Dailey found innocent of sexual assault, judge cites involuntary intoxication

Originally Posted Online: Dec. 07, 2012, 5:47 pm
Last Updated: Dec. 07, 2012, 5:55 pm
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By Rachel Warmke, rwarmke@qconline.com

Dustin J. Dailey was found innocent Friday of one count of home invasion and two counts of aggravated criminal sexual assault, by reason of involuntary intoxication.

The 27-year-old Rock Island man was arrested, naked and bloody, in the early morning hours of July 28, 2011, and accused of breaking into a 78-year-old woman's Rock Island home, disarming her and biting her through her pajamas. He then ran from the residence, jumped a six-foot fence and wrestled with a man and woman who lived several houses away.

The night prior, Mr. Dailey and friend Tyson Smith, 37, of Sterling, had smoked marijuana at the Rock Island apartment of Ashley Kuster, Mr. Dailey's sister, allegedly ingested additional drugs at a Bettendorf home and then returned to the apartment, where Mr. Dailey stripped off his clothes and, plagued by hallucinations and visions, had run out the door, according to prior court testimony.

If there was any example by which to encourage people to avoid drugs, "this would be the case," said Judge Walter Braud during his ruling at the conclusion of a four-day bench trial in Rock Island County Circuit Court.

Despite sufficient evidence suggesting Mr. Dailey did break into the elderly woman's home, "there is no question he was temporarily out of his mind at the time," due to involuntarily consuming a synthetic drug, such as PCP, the judge said. Additionally, he said there was no indication the subsequent incident with the elderly woman had involved sexual penetration.

Following the ruling, Mr. Dailey hugged attorney Dora Villarreal as his mother and sister smiled from their seats in the courtroom.

"He hasn't felt the sun on his skin in 17 months," said Joni Dailey, who said justice would not have been served had her son remained in prison.

"He's an incredible young man," she added, as the family left the courthouse to collect Mr. Dailey, who was released from custody shortly after the judge's ruling.

Earlier that morning, Ms. Villarreal suggested her client's temporary bout of insanity had been the result of being drugged by his love-struck friend Tyson Smith.

On the night of July 27, 2011, the two men, after smoking marijuana at Ms. Kuster's apartment, had driven to a Rock Island gas station, where Mr. Smith had returned from the bathroom with an unidentified gray substance on his hands and got into the car, which contained a number of open drinks, the attorney said.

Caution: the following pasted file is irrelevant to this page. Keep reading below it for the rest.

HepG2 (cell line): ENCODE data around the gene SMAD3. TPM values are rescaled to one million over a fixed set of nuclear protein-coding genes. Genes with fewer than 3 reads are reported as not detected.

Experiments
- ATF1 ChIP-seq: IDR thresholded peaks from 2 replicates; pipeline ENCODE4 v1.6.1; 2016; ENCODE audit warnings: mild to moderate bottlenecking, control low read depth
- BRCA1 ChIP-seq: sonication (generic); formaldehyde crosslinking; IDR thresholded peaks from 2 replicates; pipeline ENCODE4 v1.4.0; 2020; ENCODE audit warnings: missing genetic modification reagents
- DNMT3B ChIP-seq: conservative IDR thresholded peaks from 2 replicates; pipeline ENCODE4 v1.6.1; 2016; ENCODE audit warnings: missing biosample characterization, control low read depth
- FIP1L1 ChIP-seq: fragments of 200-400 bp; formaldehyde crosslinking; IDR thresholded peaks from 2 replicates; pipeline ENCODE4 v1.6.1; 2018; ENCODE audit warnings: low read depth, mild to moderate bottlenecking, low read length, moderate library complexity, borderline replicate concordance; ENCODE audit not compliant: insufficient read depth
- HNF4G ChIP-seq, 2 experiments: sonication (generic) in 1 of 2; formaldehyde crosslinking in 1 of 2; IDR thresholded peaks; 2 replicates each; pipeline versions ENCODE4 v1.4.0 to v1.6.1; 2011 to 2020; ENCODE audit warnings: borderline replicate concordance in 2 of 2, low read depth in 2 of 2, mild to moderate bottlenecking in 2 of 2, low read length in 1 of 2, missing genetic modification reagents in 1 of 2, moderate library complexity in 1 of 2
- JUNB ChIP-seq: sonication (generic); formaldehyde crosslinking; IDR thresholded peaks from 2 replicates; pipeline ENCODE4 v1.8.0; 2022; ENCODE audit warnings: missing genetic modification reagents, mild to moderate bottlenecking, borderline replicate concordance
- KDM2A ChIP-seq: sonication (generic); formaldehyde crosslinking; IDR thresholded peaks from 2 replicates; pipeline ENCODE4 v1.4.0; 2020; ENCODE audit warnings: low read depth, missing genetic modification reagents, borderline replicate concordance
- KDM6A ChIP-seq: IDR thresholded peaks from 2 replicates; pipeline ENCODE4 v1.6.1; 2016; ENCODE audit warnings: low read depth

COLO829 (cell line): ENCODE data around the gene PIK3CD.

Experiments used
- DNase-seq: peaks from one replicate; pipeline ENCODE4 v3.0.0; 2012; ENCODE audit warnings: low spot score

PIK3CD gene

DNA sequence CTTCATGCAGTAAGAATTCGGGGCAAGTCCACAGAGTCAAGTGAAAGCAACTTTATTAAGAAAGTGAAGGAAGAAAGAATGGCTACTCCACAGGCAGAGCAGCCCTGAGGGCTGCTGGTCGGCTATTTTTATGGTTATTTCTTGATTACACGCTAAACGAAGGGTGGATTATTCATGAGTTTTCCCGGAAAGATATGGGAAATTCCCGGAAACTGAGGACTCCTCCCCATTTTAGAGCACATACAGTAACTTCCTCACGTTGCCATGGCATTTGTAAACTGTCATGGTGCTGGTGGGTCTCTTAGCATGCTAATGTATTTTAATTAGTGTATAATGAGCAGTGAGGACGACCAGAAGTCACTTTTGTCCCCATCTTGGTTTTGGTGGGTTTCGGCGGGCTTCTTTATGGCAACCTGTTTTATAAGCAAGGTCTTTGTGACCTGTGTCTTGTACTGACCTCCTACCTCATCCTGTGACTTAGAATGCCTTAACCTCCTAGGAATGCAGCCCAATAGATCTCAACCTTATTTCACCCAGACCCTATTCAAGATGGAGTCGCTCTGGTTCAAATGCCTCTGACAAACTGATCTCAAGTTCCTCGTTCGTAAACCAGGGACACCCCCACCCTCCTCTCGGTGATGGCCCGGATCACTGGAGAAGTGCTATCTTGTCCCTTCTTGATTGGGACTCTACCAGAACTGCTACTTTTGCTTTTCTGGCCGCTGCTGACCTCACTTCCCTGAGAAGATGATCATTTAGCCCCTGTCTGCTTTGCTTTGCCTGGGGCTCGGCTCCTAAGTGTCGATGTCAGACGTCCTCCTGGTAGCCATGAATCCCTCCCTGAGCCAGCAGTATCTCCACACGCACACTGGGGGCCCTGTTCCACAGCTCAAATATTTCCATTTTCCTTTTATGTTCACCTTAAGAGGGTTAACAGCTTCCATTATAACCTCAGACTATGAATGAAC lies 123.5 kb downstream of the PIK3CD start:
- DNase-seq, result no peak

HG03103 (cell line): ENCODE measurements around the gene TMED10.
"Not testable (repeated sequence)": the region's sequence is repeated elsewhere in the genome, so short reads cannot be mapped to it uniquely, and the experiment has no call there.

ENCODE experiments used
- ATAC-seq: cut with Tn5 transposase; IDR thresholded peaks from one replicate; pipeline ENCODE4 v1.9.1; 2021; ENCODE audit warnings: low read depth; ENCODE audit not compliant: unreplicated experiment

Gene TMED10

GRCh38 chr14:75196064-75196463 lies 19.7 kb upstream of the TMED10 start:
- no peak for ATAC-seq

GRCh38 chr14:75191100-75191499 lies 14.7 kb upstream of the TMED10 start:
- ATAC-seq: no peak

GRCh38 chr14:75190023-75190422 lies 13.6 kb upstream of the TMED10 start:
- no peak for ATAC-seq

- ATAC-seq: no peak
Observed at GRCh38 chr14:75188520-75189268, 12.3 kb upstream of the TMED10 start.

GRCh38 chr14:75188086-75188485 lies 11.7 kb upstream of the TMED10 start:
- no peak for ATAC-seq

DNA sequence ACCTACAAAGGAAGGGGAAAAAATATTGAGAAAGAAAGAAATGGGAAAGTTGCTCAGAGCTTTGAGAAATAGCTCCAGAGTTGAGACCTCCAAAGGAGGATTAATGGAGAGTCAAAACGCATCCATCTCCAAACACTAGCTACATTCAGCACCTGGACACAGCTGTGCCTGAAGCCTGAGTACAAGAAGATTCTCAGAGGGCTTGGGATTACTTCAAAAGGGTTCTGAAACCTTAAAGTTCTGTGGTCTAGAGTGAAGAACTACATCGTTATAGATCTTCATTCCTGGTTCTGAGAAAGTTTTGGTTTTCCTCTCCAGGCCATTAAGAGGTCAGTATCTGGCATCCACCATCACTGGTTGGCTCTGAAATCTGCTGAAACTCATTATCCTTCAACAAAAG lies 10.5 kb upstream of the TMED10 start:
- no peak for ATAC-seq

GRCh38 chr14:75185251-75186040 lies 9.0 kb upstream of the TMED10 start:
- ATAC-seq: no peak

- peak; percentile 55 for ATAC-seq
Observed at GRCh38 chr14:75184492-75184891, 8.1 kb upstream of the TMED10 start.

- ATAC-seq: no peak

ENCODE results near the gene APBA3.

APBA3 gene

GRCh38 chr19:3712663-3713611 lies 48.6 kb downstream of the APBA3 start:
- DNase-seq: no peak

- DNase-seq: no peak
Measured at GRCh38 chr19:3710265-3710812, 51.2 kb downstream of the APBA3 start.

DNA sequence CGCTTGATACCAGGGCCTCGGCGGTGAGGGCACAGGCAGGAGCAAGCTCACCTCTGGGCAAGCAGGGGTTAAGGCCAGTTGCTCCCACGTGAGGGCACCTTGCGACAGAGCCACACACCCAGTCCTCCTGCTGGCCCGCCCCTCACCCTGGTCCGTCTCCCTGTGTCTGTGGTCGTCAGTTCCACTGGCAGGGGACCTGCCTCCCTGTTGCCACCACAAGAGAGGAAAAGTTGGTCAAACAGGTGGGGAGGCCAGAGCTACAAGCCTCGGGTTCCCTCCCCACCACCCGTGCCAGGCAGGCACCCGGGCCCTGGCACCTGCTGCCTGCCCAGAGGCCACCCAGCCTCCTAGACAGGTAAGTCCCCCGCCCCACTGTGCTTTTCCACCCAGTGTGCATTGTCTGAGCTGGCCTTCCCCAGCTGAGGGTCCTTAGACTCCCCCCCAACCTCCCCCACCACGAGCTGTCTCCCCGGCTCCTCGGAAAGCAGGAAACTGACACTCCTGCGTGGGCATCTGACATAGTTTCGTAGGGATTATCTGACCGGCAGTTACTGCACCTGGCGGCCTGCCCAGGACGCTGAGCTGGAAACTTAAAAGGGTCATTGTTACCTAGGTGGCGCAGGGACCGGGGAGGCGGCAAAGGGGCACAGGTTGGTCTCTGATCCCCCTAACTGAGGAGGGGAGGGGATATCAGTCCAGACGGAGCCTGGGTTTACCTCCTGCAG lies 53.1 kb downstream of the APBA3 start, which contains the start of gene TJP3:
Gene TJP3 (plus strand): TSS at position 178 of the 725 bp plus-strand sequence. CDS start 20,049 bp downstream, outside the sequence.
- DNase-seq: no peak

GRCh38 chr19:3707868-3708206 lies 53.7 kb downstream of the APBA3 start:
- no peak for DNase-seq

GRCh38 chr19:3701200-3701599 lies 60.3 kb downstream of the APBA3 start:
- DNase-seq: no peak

The two men had proceeded to a Bettendorf apartment, where Mr. Smith had made several non-alcohol mixed drinks from infant formula, coffee creamer, milk, juice and soda, insisting that both he and Mr. Dailey drink them.

Soon after, both men stripped to their underwear and kissed.

Mr. Dailey testified he had no recollection of the incident and had never before had an encounter with a man.

Mr. Smith, who had been improperly taking his bi-polar medication and was in the midst of a nervous breakdown, said the night had been a foggy one. In prior testimony, he called Mr. Dailey "a brother" and said he believed they would one day move in together.

Those beliefs, Ms. Villarreal said during her closing statements Friday, had been provoked by Mr. Smith's "jealous love" for Mr. Dailey -- a young man with a good job, a loving family and no prior criminal record.

"I think, in a way, he did fall in love with Dustin," Ms. Villarreal said, adding that Mr. Smith had several opportunities the evening of July 27, 2011, to drug Mr. Dailey and lower his inhibitions.

Judge Braud decided Friday that Mr. Smith's mental health issues explained inconsistent statements he made during an October 2011, police interview and in testimony given Wednesday. As such, Mr. Smith had not committed perjury, the judge said.

Prior medical testimony indicated Mr. Dailey had been in a temporary psychosis due to synthetic drugs -- most likely PCP or bath salts.

During a police interview at the hospital on July 28, 2011, Mr. Dailey speculated the marijuana he had smoked may have been laced with something, accounting for hallucinations and irrational beliefs he had had, including that his family members were in peril, that the elderly victim had been his grandmother and that her home contained his ex-girlfriend, who lived in Las Vegas.

He also wrestled a man in a neighboring area that night, believing the resident was going to kill his wife, whom Mr. Dailey had never met before but believed was his mother.

In her closing, Assistant Rock Island County State's Attorney Margaret Osborn argued that Mr. Dailey knowingly, and illegally, smoked marijuana and that there was no evidence he had been forced to take, or involuntarily given, additional drugs.

As such, she said Mr. Dailey was "criminally responsible for his conduct." She added that Mr. Smith had been used as "a scapegoat" in the case.

Mr. Dailey initially pleaded guilty on May 17 to the home invasion charge and one count of aggravated criminal sexual assault. He was allowed to withdraw the plea after medical testimony suggested he may have been on synthetic drugs at the time.

Involuntary intoxication is not a commonly used defense and often can be very difficult to prove, Ms. Villarreal said after the conclusion of the trial.

"There aren't really going to be any winners in this case because of what both parties went through," she said. "But I do think the judge did a really thorough analysis of all the facts, of all of the testimony and of all of the witnesses and did the best job of trying to find justice in such a difficult case."

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